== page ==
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26 Iyar 5766 - May 24, 2006 | Mordecai Plaut, director Published Weekly










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Opinion & Comment
The Importance of our Personal Portion of Torah

By Shlomo Furst

The Nachalas Yaakov in his preface to his commentary on Masechtos Ketanos quotes the remarkably inspirational words of the Midrash Rabboh: "Rabbi Yitzchok said: `What the prophets were to prophesy in the future, in each and every future generation, was [already] received on Sinai . . . And not only did every prophet receive his prophecy from Sinai, but also the chachomim that arise in each and every generation — every single one of them received his [chochmoh] from Sinai'" (Midrash Rabboh, Parshas Yisro 28:6).

The Nachalas Yaakov elaborates on this midrash, explaining that at Har Sinai, Hashem gave each member of Klal Yisroel a specific portion in His Torah. Each of us has a unique share in the Torah HaKedoshoh and that portion consists of the unique insights each of us is capable of deriving from the Torah. If we temper our physical desires and steadily work hard to progress in Torah then, according to the Nachalas Yaakov, the exact portion of Torah we received from Sinai will be ours.

Toward the end of the fifth perek of Ovos, Yehuda ben Teimo teaches us how to utilize our energies for avodas Hashem. We are taught to "be bold as a leopard, swift as an eagle, run like a deer and strong as a lion" to serve our Creator. Next, comes a warning that the brazen are destined for Gehennom and an encouragement that the humble are destined for Gan Eden.

In conclusion, Yehuda ben Teimo offers a prayer: "May it be Your Will, Hashem, our G-d, that Your City be rebuilt, speedily in our days, and grant us our portion in Your Torah."

In his commentary, the Tiferes Yisroel notes that this is the only place in all of Mishnayos that such a prayer exists.

In order to explain why, Rabbi Akiva Eiger quotes the Teshuvos HaRadach. In siman 20 of his teshuvos, the Radach notes that immediately prior to this prayer, Yehuda ben Teimo taught us to be bold as a leopard. This is often useful in learning Torah. A shy person may refrain from asking questions and, as a result, the clarity of his knowledge will suffer. Nevertheless, the bold may also be in danger because of his aggressive behavior.

Hence, according to the Radach, this is a very appropriate point to include a prayer for the renewal of Yerushalayim since in the future there will be no need to be aggressive — even in limud haTorah. With the return of the Shechinah to Yerushalayim, may it happen speedily in our days, the whole world will have a clear, unquestionable knowledge of Hashem, because the Novi Yeshayohu has proclaimed, "For the earth shall be filled with the knowledge of the glory of G-d, as the waters cover the sea" (Yeshayohu 11:9).

At that time, the world will acknowledge and accept the truth of Torah as the revealed, expressed and delineated Will of the Ribono Shel Olom. This knowledge will be most apparent and manifest in Yerushalayim. The Beis Hamikdosh, Tzion and Yerushalayim are great motivators in helping us achieve perfection in yiras Shomayim and Torah.

Thus, we can understand why Rashi on the first posuk of Koheles describes Yerushalayim as the city of chochmoh. No other place in the world matched the chochmoh of Yerushalayim — may this also happen again, speedily in our days.

Likewise, the gemora (Bava Basra 21a) cites the posuk in Yeshayohu (2:3) which says, "For from Tzion will come forth Torah and the Word of Hashem from Yerushalayim." Tosafos tells us how: "Since one will see the great kedushoh and the kohanim engrossed in the avodoh, one will direct his heart even more to yiras Shomayim and learning Torah."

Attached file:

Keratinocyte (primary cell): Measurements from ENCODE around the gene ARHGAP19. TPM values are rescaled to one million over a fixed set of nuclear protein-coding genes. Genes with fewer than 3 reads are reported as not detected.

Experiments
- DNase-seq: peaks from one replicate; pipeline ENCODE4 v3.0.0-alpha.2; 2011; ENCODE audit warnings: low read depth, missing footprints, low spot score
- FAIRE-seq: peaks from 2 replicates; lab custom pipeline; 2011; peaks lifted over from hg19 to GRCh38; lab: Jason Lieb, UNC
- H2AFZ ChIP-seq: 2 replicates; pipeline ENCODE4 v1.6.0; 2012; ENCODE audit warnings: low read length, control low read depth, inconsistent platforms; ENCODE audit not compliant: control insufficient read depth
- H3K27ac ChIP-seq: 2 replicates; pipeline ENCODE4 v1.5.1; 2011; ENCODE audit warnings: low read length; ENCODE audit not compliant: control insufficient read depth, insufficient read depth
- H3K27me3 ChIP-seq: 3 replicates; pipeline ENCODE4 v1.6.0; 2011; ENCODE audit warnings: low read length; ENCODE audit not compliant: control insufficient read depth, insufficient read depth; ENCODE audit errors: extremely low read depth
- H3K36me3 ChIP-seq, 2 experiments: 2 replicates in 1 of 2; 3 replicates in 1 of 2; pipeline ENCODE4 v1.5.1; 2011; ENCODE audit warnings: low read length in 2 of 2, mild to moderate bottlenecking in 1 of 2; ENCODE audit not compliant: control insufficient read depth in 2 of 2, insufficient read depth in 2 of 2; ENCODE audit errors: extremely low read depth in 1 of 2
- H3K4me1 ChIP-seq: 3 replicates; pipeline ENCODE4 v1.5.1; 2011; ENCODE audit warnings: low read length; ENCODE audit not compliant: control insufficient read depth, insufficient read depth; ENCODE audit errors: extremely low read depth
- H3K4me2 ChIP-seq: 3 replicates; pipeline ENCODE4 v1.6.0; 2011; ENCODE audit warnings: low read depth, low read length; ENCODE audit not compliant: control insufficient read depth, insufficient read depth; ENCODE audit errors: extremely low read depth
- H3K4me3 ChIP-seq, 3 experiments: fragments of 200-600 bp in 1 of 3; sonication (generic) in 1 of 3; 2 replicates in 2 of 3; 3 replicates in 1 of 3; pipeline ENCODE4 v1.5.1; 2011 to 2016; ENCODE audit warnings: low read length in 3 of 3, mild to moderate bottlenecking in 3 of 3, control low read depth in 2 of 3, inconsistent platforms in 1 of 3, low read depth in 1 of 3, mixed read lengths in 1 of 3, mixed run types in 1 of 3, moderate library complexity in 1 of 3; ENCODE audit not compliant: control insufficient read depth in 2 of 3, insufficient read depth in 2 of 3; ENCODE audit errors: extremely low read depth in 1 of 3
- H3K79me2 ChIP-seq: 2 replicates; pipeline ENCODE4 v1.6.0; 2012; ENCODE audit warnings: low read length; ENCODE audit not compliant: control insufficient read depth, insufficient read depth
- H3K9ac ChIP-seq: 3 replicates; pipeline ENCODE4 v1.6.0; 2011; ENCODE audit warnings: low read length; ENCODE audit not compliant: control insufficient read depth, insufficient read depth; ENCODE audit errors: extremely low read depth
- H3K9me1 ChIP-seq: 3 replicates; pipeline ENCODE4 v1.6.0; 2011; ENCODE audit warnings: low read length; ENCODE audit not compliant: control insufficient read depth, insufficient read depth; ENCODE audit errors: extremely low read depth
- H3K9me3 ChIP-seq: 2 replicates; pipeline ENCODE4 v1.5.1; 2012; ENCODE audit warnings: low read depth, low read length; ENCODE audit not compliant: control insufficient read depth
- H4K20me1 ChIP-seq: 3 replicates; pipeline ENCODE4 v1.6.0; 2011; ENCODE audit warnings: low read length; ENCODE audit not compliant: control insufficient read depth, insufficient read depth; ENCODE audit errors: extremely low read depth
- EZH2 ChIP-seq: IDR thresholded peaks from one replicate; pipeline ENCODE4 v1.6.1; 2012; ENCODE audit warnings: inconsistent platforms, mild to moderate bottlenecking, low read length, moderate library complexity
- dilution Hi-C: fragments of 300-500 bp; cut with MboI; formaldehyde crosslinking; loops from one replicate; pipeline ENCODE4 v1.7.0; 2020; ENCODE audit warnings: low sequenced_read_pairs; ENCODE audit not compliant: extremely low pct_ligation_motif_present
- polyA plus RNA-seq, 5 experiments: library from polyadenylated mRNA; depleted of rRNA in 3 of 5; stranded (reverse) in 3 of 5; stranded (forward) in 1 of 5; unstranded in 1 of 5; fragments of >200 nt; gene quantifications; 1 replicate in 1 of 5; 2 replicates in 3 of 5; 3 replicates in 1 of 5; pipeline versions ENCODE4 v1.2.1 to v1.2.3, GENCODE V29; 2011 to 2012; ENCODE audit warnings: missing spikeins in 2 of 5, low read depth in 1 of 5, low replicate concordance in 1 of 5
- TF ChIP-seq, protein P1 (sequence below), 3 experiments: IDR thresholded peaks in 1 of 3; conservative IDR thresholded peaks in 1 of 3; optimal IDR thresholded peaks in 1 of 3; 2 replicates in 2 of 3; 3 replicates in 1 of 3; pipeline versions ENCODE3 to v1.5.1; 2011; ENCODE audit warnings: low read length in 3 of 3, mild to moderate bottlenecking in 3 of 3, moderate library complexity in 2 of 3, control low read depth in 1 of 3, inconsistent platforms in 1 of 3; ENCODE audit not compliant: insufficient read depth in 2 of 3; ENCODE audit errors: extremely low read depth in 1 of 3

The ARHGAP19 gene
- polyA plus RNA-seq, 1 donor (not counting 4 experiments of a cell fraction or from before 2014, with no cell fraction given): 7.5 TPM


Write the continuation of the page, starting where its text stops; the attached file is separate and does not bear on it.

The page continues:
Chochmoh, according to the Vilna Gaon (Mishlei 2:2) is, "that which a person receives from his Rebbe." Can we imagine a greater teacher than the Shechinah itself? Chochmoh leads to yiras Hashem, as the posuk states, "Reishis chochmoh, yiras Hashem" (Tehillim 111:10).

Reishis usually means "the start or source of something." Hence, this posuk is most widely understood to mean that the beginning — the source — of wisdom is yiras Hashem. In this instance however, the Chossid Yaavetz explains the word reishis in a novel way: within the context of this posuk, the word reishis means, "that which is praiseworthy and that which is the purpose of it."

Therefore, according to the Chossid Yaavetz, this posuk is teaching us that the purpose and praiseworthy goal of chochmoh is yiras Hashem. The more we understand about Torah, and particularly the more we become conscious of our own portion of Torah, the more yiras Hashem we will attain.


In his sefer Sheim Olom (Chapter 10), the Chofetz Chaim warns us against making a big mistake in our approach to learning. We should never think that a topic we are learning has been so thoroughly explained by the giants who have preceded us and thus, there is nothing more for us to explore and nothing new for us to discover.

We should not think this way at all because, as the Chofetz Chaim writes: "There are so many aspects of chochmoh that there is enough for everyone. Each person will receive his portion in Torah. This one in Tanach, this one in Mishna, this one in Midrash and this one in Halochoh. This is what we are all asking for [when we finish our Shemoneh Esrei by saying] — grant us our portion in Your Torah."

The gemora Eruvin (21a) illustrates this point very well, citing the posuk in Tehillim (119:96): "To every goal I have seen an end, but Your mitzva is exceedingly vast." Significantly, the gemora notes that Dovid Hamelech, Iyov and Yechezkel did not explain this posuk. Only Zecharya, whose generation came much later, explained this posuk.

Because the gemora does not teach us Zecharya's explanation at the onset, the Iyun Yaakov explains that this gemora is coming to teach us a basic lesson: A chochom should never refrain from trying to understand divrei Torah HaKedoshoh, even though the explanation escaped the Torah giants of earlier generations. As the Iyun Yaakov writes, "Perhaps he received this [knowledge as part of his] portion from Sinai."